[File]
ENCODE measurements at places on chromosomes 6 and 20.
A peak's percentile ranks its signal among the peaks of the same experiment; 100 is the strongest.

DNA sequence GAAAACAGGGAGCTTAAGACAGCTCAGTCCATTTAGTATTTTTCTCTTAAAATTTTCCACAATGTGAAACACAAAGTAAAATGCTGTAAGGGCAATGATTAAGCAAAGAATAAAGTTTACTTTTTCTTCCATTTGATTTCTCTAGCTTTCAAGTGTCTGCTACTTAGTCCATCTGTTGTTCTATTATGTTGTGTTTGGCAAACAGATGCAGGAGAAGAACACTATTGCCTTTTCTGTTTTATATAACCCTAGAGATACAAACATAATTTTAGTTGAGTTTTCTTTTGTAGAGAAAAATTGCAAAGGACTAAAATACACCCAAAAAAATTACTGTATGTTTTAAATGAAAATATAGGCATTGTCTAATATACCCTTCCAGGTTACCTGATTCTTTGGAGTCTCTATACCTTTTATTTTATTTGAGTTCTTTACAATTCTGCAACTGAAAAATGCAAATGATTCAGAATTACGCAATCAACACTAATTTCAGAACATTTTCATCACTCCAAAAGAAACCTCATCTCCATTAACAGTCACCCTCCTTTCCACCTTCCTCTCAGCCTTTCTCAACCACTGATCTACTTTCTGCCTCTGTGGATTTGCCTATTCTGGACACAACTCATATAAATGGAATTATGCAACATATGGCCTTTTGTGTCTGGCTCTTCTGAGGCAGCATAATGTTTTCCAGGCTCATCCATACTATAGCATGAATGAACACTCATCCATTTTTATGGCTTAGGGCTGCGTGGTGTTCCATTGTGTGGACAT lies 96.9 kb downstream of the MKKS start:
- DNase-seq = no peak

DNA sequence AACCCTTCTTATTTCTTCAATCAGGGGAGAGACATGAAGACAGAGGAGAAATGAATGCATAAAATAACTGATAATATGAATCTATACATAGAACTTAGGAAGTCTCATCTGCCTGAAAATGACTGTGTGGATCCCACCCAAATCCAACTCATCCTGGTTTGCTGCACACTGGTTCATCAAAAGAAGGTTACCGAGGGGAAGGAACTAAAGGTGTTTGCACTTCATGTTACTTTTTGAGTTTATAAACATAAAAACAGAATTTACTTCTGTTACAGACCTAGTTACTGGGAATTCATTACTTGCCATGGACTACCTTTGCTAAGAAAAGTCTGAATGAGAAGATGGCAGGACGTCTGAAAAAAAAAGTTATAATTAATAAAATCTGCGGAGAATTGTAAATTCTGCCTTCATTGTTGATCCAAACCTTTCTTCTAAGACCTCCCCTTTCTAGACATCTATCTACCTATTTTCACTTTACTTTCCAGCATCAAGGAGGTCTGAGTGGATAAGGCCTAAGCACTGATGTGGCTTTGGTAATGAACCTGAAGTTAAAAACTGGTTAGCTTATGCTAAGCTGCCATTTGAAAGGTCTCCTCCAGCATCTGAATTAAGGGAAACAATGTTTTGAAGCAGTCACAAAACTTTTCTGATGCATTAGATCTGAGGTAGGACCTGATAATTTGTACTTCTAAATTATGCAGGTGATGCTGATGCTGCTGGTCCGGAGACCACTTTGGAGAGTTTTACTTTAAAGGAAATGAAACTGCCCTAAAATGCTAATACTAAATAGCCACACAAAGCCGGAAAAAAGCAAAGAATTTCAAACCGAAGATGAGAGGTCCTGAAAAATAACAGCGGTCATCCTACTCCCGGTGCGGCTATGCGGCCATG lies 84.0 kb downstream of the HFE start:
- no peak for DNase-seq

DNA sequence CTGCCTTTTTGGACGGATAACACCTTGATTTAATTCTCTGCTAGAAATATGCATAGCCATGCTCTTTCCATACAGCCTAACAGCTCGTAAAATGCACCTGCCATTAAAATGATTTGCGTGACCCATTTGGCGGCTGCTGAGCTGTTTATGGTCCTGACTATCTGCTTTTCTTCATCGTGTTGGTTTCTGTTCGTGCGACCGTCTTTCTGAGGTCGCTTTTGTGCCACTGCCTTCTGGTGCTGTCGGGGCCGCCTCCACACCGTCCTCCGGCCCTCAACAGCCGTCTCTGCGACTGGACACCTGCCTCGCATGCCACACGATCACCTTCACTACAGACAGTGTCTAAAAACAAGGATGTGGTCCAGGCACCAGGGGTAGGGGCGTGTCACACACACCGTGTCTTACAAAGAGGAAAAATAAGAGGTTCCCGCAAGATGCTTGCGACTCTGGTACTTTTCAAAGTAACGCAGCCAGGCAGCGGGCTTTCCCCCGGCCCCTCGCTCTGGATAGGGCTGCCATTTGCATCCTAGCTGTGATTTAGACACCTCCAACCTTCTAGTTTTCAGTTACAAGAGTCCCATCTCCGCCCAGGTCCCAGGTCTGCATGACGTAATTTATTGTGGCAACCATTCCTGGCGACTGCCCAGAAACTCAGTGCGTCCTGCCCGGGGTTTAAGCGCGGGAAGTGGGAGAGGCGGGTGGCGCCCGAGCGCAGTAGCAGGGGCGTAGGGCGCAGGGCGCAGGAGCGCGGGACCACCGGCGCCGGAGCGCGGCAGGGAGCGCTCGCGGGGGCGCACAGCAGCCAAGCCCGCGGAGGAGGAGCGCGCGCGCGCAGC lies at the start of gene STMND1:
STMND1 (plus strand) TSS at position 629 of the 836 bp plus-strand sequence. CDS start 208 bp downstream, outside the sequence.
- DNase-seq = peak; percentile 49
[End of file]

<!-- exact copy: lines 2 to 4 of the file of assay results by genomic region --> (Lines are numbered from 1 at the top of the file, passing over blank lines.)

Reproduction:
A peak's percentile ranks its signal among the peaks of the same experiment; 100 is the strongest.

DNA sequence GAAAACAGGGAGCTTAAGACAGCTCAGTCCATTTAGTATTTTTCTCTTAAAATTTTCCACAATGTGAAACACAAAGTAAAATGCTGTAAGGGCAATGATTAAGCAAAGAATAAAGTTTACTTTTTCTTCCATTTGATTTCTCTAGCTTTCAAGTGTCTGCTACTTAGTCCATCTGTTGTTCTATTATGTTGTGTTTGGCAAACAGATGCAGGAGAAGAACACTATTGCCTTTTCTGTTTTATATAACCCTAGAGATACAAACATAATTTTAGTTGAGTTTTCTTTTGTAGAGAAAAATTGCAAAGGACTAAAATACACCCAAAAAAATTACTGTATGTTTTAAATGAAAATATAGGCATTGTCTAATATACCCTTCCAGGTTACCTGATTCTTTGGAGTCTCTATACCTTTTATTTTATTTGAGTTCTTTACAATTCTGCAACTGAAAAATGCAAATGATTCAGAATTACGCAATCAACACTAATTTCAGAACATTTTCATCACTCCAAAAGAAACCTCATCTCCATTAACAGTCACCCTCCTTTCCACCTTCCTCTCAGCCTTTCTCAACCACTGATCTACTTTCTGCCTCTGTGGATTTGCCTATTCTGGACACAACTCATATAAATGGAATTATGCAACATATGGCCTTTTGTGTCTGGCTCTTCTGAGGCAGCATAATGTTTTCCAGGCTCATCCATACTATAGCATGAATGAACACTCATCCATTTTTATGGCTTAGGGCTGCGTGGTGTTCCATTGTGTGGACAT lies 96.9 kb downstream of the MKKS start:
- DNase-seq = no peak